. ')'         // END GROUP

. '('         // START GROUP
. '[A-Z]'     // CHARACTER CLASS ALPHA
. '{2,6}'     // LENGTH IS TWO TO SIX
. ')'         // END GROUP

. '\b'        // ON WORD BOUNDARY

. '#'         // REGEX DELIMITER
. 'i'         // CASE-INSENSITIVE
;

// TEST THE DATA STRINGS IN THE SUB-ARRAYS
foreach ($targets as $arr)
{
    foreach ($arr as $expected => $target)
    {
        preg_match_all($regex, $target, $match);

        // SHOW WHAT HAPPENED
        foreach ($match[0] as $matched)
        {
            // NO OUTPUT IF THE TEST WORKED AS EXPECTED
            if ($matched == $expected) continue;

            // EXPOSITION IF THE TEST DID NOT WORK AS EXPECTED
            echo PHP_EOL;
            echo "<b>EXPECT:</b> $expected";
            echo PHP_EOL;
            echo "<b>INPUTS:</b> $target";
            echo PHP_EOL;
            echo "<b>REGEXP:</b> $regex";
            echo PHP_EOL;
            echo "<b>OUTPUT:</b> ";
            print_r($match[0]);
            echo PHP_EOL;
        }
    }
}

Open in new window

Now the volume of output is manageable!  Here is what it looks like.  A quick visual inspection shows us that the two-URL example is really OK.  But foo.bar is not really something we want.

EXPECT:
INPUTS: foo.bar may give false positive
REGEXP: #\b(https?|ftps?)??(://)??([A-Z0-9]+?\.)??([A-Z0-9]+?)([.]{1})([A-Z]{2,6})\b#i
OUTPUT: Array
(
    [0] => foo.bar
)

EXPECT: domain.com example.org
INPUTS: test domain.com chatter example.org noise
REGEXP: #\b(https?|ftps?)??(://)??([A-Z0-9]+?\.)??([A-Z0-9]+?)([.]{1})([A-Z]{2,6})\b#i
OUTPUT: Array
(
    [0] => domain.com
    [1] => example.org
)

EXPECT: domain.com example.org
INPUTS: test domain.com chatter example.org noise
REGEXP: #\b(https?|ftps?)??(://)??([A-Z0-9]+?\.)??([A-Z0-9]+?)([.]{1})([A-Z]{2,6})\b#i
OUTPUT: Array
(
    [0] => domain.com
    [1] => example.org
)

Can we live with the results that we are getting here?  That is not a programming question - it is a business requirements question.  The programming appears to be correct, as far as it goes.  But if the business requirements indicate that we need greater accuracy in finding URLs and domain names, we might want to turn to the authority on domain names, the IANA.  They publish the canonical list of top-level domain names at this URL.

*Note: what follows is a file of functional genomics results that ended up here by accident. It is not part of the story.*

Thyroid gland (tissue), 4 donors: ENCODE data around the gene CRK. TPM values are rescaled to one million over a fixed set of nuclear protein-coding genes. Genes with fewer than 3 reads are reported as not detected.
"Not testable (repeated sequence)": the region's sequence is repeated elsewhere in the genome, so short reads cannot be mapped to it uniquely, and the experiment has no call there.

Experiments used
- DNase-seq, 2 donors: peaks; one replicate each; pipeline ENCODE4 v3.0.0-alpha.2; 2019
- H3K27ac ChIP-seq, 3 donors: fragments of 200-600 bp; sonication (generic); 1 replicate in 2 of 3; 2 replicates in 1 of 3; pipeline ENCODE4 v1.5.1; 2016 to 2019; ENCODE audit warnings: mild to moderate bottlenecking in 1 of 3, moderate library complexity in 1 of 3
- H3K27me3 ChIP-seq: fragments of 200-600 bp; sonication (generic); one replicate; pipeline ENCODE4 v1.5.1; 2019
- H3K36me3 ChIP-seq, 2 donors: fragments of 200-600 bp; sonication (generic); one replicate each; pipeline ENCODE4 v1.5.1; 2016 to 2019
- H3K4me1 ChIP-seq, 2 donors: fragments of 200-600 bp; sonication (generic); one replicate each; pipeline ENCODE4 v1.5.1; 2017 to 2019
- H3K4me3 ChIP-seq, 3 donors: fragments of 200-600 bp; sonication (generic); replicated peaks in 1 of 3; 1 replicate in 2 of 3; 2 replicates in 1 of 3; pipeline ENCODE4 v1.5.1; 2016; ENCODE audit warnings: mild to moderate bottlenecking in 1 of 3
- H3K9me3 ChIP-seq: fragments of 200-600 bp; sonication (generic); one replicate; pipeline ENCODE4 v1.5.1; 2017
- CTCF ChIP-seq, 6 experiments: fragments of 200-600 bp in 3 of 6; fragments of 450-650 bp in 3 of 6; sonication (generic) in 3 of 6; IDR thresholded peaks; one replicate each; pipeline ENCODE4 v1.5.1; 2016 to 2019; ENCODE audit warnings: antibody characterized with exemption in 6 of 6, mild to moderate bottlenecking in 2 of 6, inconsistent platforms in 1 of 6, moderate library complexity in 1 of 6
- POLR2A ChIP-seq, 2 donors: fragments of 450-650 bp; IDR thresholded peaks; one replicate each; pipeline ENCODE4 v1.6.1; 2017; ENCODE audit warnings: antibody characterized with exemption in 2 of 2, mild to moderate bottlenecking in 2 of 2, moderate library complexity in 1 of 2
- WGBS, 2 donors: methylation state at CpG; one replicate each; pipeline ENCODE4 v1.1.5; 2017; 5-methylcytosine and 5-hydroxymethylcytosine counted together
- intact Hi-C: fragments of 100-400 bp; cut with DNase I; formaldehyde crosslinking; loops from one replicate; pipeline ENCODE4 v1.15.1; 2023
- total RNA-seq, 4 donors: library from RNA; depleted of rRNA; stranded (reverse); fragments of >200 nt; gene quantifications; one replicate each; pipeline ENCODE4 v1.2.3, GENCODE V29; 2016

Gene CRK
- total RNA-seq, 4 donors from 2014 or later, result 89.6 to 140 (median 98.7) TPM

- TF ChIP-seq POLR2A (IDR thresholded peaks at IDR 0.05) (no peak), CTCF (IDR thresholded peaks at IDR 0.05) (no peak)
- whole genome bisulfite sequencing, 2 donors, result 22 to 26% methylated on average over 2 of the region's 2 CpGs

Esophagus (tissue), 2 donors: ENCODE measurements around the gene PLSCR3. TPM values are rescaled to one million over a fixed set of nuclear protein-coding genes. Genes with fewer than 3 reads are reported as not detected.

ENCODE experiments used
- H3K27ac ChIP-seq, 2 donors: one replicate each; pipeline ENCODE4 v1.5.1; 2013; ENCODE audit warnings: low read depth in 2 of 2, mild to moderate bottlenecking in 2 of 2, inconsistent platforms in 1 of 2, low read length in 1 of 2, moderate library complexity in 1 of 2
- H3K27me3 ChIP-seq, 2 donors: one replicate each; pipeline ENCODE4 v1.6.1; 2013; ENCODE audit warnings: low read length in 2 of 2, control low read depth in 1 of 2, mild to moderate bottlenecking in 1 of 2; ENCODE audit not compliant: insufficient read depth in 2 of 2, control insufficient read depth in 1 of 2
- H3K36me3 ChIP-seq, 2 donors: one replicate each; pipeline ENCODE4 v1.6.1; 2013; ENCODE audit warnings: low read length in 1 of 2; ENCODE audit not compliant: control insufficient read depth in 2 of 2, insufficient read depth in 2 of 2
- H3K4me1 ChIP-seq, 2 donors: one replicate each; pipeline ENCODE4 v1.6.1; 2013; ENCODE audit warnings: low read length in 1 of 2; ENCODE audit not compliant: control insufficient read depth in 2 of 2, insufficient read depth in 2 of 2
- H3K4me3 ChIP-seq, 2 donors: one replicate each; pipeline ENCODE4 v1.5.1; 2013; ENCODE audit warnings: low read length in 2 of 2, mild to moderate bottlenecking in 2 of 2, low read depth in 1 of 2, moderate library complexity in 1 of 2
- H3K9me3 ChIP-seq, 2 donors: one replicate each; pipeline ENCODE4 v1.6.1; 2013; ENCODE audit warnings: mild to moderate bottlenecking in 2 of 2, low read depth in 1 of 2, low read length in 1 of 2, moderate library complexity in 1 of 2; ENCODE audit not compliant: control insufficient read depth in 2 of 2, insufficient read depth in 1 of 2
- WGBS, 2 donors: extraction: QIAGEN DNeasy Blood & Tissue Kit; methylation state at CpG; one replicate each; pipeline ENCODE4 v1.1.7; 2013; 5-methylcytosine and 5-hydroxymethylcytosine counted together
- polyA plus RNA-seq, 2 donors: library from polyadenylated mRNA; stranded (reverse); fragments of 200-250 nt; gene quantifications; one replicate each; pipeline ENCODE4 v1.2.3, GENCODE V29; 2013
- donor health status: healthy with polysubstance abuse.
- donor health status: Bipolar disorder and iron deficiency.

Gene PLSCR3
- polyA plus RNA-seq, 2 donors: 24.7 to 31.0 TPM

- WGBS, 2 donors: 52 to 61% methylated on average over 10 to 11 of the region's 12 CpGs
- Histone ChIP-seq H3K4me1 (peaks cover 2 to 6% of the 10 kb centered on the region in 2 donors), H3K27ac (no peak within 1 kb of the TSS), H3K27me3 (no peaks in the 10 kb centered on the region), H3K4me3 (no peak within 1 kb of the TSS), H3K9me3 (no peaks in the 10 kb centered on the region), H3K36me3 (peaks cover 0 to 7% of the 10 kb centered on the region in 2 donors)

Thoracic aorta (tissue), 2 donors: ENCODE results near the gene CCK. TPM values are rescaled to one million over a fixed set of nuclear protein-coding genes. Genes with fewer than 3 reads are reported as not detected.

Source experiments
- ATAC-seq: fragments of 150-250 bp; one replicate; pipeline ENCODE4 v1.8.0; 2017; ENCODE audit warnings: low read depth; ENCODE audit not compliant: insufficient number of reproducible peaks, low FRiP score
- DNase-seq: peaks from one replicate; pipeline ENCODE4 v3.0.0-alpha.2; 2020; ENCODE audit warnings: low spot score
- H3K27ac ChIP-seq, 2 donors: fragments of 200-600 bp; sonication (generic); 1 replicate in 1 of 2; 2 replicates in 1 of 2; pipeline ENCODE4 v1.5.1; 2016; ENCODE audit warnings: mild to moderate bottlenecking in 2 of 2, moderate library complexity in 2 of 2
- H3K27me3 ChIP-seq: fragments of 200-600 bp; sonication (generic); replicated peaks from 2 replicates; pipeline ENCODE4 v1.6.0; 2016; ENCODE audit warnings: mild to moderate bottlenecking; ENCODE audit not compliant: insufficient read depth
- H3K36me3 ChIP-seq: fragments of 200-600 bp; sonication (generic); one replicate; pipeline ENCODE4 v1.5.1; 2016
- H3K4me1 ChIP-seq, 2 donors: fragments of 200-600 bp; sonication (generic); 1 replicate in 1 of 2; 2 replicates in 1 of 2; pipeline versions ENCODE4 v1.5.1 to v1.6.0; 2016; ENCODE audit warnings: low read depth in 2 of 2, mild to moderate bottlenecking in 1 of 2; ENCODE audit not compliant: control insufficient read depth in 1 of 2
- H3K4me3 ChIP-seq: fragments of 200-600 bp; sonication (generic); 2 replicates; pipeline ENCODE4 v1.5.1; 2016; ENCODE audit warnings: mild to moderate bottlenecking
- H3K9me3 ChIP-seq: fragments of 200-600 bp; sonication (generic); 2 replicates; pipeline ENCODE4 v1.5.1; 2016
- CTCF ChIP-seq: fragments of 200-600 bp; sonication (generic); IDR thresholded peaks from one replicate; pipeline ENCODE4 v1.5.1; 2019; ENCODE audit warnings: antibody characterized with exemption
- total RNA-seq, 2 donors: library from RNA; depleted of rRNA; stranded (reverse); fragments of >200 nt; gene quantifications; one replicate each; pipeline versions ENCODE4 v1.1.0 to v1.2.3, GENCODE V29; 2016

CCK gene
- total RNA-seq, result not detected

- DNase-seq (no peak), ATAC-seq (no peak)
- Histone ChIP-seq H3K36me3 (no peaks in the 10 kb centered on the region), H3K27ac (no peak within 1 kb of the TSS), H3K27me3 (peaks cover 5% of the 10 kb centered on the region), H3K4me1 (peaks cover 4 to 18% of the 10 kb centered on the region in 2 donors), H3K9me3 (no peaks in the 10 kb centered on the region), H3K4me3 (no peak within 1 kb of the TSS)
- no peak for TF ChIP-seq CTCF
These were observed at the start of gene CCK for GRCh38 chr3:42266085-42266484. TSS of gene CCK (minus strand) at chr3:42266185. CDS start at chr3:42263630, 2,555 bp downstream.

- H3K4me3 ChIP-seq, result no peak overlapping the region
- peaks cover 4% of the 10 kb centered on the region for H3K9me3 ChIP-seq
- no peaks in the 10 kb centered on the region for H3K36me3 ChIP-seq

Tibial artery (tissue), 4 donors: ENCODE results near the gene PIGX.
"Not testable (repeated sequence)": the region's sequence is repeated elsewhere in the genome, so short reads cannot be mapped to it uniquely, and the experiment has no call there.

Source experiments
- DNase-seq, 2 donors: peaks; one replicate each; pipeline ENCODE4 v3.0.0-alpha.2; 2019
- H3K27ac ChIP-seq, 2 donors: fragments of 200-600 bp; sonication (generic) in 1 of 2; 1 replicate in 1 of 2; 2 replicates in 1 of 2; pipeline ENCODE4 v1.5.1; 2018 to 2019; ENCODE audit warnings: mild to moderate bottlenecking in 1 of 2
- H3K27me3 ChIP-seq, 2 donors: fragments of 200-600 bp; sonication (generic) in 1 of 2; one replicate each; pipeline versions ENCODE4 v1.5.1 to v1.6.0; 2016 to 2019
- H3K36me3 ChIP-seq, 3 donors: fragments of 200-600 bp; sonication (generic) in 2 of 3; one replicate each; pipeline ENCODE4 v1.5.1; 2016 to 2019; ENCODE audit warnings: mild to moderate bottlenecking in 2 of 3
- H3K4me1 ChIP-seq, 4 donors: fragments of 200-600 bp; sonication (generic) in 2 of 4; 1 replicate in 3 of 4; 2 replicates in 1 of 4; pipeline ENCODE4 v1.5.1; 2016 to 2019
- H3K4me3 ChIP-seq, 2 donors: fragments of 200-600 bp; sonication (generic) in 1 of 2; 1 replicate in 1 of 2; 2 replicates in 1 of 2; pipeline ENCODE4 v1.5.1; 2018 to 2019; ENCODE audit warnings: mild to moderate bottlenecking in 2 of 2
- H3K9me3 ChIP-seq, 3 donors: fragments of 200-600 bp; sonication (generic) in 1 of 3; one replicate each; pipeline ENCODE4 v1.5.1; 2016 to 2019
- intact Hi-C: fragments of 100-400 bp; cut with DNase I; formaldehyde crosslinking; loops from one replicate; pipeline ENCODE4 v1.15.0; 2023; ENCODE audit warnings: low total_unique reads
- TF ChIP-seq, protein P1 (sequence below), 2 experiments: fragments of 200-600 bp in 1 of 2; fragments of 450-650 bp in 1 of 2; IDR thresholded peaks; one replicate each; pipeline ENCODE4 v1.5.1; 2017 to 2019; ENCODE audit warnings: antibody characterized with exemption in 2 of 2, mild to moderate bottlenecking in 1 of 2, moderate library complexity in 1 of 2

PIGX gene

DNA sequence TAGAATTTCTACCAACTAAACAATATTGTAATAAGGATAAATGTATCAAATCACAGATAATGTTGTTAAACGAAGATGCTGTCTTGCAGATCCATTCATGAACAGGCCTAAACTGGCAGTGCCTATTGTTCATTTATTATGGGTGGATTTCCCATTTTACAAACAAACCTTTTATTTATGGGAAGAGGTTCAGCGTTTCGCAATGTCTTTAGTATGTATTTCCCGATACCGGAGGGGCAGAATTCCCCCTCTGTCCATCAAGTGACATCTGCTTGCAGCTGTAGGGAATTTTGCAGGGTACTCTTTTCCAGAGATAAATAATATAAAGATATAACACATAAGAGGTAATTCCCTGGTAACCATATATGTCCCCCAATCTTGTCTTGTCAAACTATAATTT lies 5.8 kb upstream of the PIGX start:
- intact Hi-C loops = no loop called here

http://data.iana.org/TLD/tlds-alpha-by-domain.txt

With just a few lines of code, we can read the information from that URL, remove the comments and the apparent noise, and use the IANA list of TLD strings in our regular expression.  Since our test cases already exist and we know that ".bar" is not one of the IANA-endorsed TLDs our next test should not show a false positive.  And indeed it does not.  Here is the next iteration of the code (example 8) with the IANA TLD information added into the regular expression.
 
<?php // RAY_EE_tdd_example_8.php
error_reporting(E_ALL);
echo "<pre>";

// TEST DATA IS AN ARRAY OF INDIVIDUAL TEST ARRAYS
$targets
= array
(  array( ""                         => "test chatter random noise"
), array( ""                         => "the dot-com bubble"
), array( ""                         => "foo.bar may give false positive"
), array( ""                         => "http://nonsense.nothing"
), array( "http://example.org"       => "random noise http://example.org"
), array( "http://example.org"       => "http://example.org? random noise"
), array( "http://example.org"       => "random http://example.org noise"
), array( "https://www.example.org"  => "random https://www.example.org noise"
), array( "http://test.example.org"  => "random http://test.example.org noise"
), array( "www.example.org"          => "random www.example.org noise"
), array( "domain.com example.org"   => "test domain.com chatter example.org noise"
), array( "domain.com"               => "test domain.com chatter"
)
)
;

// READ THE IANA TLD LIST
$tlds = file('http://data.iana.org/TLD/tlds-alpha-by-domain.txt', FILE_IGNORE_NEW_LINES);

// ROUGH-CUT SANITIZE THE IANA TLD LIST REMOVING COMMENTS AND JUNK